Say you used the Stocks in a New Uptrend (Aroon) predefined scan to start your scan. You’ll see that the results are sorted by the exchanges, and there’s a column for mutual funds. So, in the image below, you see 27 NYSE stocks made the list. Click on it to bring up a list of all those stocks. You could sort the list by any of the columns. For example, if you’re looking for those with the highest SCTR score, click on the column heading to sort in ascending or descending order. If you want to sort by the universe, you can click on the U column and sort.

CHART 1: PREDEFINED SCANS. To look for the best stocks to trade, review the predefined scans in the StockCharts platform. It’s easy to modify the scans so it meets specific criteria.Chart source: For educational purposes only.From your earlier analysis, you see that large-cap stocks are outperforming. Based on that, you want to identify large-cap stocks that are in a new upward trend. After sorting by universe, you identify a handful of large-cap stocks. Hover your mouse over the stock symbol to see a small chart. It’s one way to quickly run through the charts to see if they’re close to their highs or lows or if the price is more in line with your risk tolerance level. Running through the list will help to narrow down your stocks even further.

Zeroing in on a Stock

Say Pfizer, Inc. (PFE) was one stock that you shortlisted. Pull up a chart of the stock to do your analysis. The Aroon Up is at 100, and Aroon Down is at 28, which means the strength is to the upside. But will the uptrend sustain? To answer this question, you could perform a more in-depth analysis.

CHART 2: STOCK IN A NEW UPTREND. The Aroon indicator helps identify stocks that are in a new uptrend. Pfizer (PFE) was one of the stocks in the scan results. Doing a more in-depth analysis of the stocks helps to identify entry and exit points.Chart source: StockChartsACP. For educational purposes only.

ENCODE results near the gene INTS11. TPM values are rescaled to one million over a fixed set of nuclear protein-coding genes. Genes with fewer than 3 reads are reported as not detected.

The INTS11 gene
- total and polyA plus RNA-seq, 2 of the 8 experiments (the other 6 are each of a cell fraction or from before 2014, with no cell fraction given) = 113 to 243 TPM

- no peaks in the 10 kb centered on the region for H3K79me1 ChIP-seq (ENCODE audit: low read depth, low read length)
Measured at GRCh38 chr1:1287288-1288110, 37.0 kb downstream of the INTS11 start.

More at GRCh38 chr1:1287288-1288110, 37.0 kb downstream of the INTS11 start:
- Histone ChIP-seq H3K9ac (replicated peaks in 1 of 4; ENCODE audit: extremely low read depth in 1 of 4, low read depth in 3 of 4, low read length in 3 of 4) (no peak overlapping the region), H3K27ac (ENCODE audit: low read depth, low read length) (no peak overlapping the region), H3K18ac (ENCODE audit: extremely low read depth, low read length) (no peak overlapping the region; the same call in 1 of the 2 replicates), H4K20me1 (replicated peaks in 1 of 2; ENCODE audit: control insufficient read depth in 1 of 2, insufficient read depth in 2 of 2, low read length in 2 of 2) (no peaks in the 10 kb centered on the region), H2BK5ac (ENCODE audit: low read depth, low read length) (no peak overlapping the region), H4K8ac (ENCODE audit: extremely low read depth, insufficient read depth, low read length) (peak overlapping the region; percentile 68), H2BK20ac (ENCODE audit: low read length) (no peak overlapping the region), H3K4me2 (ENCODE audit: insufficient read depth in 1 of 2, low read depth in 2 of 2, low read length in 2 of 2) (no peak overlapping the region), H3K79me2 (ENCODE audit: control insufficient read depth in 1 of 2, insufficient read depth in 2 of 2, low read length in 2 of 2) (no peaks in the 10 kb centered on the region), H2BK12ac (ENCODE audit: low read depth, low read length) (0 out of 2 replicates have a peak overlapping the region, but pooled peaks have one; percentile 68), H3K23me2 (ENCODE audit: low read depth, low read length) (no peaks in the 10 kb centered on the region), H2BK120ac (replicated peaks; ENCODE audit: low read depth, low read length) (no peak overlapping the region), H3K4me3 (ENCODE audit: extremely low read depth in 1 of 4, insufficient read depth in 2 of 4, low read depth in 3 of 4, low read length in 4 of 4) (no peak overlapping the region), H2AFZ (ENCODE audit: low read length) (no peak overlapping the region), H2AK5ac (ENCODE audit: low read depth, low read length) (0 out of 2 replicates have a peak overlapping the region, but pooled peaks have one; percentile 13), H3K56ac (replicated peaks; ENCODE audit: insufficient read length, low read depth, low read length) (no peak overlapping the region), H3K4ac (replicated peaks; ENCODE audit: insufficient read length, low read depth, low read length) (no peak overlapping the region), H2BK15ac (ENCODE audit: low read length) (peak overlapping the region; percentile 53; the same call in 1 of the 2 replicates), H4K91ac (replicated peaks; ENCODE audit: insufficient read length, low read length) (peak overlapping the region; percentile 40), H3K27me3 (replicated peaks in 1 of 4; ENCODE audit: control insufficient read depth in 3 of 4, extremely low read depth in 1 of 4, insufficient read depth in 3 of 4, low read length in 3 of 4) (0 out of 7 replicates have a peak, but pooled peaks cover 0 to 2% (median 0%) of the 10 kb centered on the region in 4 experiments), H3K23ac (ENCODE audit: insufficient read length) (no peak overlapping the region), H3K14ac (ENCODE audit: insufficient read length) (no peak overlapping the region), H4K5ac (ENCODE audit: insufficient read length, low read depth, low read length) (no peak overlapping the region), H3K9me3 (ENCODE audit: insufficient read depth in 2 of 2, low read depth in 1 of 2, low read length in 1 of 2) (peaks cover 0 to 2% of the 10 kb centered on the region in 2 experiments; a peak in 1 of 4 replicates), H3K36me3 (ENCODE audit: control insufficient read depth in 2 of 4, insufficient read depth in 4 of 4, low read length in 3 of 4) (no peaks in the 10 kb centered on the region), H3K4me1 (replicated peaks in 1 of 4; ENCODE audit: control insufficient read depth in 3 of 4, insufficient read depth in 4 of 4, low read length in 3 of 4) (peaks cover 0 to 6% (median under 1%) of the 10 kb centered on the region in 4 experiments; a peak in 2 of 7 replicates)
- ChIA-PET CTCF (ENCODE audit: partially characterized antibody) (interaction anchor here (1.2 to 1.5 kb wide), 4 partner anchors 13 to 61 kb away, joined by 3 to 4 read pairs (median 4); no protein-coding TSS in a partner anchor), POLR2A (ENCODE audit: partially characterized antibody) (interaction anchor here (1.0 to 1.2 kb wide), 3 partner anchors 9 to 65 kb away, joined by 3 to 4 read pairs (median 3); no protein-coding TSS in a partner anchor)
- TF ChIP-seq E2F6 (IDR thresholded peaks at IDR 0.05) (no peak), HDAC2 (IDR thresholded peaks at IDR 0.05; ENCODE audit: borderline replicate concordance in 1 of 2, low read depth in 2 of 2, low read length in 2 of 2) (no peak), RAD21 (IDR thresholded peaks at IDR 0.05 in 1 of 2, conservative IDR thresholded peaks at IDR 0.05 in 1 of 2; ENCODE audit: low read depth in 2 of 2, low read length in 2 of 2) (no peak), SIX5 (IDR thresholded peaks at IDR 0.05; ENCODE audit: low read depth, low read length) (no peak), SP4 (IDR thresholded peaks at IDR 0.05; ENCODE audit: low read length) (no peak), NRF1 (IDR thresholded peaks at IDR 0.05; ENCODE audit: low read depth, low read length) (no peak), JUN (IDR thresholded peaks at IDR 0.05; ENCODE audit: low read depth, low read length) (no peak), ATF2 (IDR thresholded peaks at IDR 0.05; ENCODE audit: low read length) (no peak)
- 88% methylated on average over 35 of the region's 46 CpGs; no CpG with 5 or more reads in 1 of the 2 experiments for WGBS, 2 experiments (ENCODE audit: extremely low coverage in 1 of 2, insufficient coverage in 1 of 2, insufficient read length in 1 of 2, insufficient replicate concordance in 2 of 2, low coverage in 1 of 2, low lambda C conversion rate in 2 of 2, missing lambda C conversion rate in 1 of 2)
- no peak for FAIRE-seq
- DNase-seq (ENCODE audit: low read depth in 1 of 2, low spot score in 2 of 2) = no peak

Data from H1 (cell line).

The Aroon indicator helps identify emerging trends. The Aroon-Up has moved above the Aroon-Down, with Aroon-Up well above and Aroon-Down well below 50. The third stage is when Aroon-Up reaches 100 while the Aroon-Down is relatively low. So, in the case of Pfizer, the emerging trend reached all three stages pretty quickly. The Aroon Oscillator in the lower sub-chart shows the difference between the two.

If you look back at the last uptrend, from October to December, the crossover occured closer to the 50 level, whereas this time, it was lower—closer to the 30 level. The stock price had some big moves during the uptrend, then slowed down a bit. In the most recent uptrend, volume increased on March 31 and April 3. The down day on April 4 had a slightly lower volume.

If the uptrend continues with strong moves with high volume, it could be a potential candidate for a long position. But the stock is trading a hair below its 50-day moving average (MA), so, if you were considering trading Pfizer, you may want to set an alert for when the stock price crosses above the 50-day MA, then observe it. If the stock slows down, pulls back, and then continues its uptrend, there’s a strong chance you could make a decent profit.

Stay in Tune With Stock Price Movement

It’s important to understand how a stock moves to time your exits. It requires patience, but it can be worth the wait. Once you decide to enter a long position in the stock, watch how price moves. In particular, look at the momentum in the up moves vs. the down moves.

Once you sense a slowing down, you may want to exit your positions. Looking at the chart, the stock tends to fall hard and fast. You don’t want to get caught up in that downfall, so you can’t let your emotions control you. Your winning trade could turn into a losing trade, and you could end up hanging on to a losing investment for way too long. You know yourself better than anyone else. Risk only what you feel comfortable losing in the trade.

You can apply this type of analysis to different stocks before deciding which stock to trade. Stay tuned for more articles during Financial Literacy Awareness month that focus on helping you become a more empowered trader and investor.

Disclaimer: This blog is for educational purposes only and should not be construed as financial advice. The ideas and strategies should never be used without first assessing your own personal and financial situation, or without consulting a financial professional.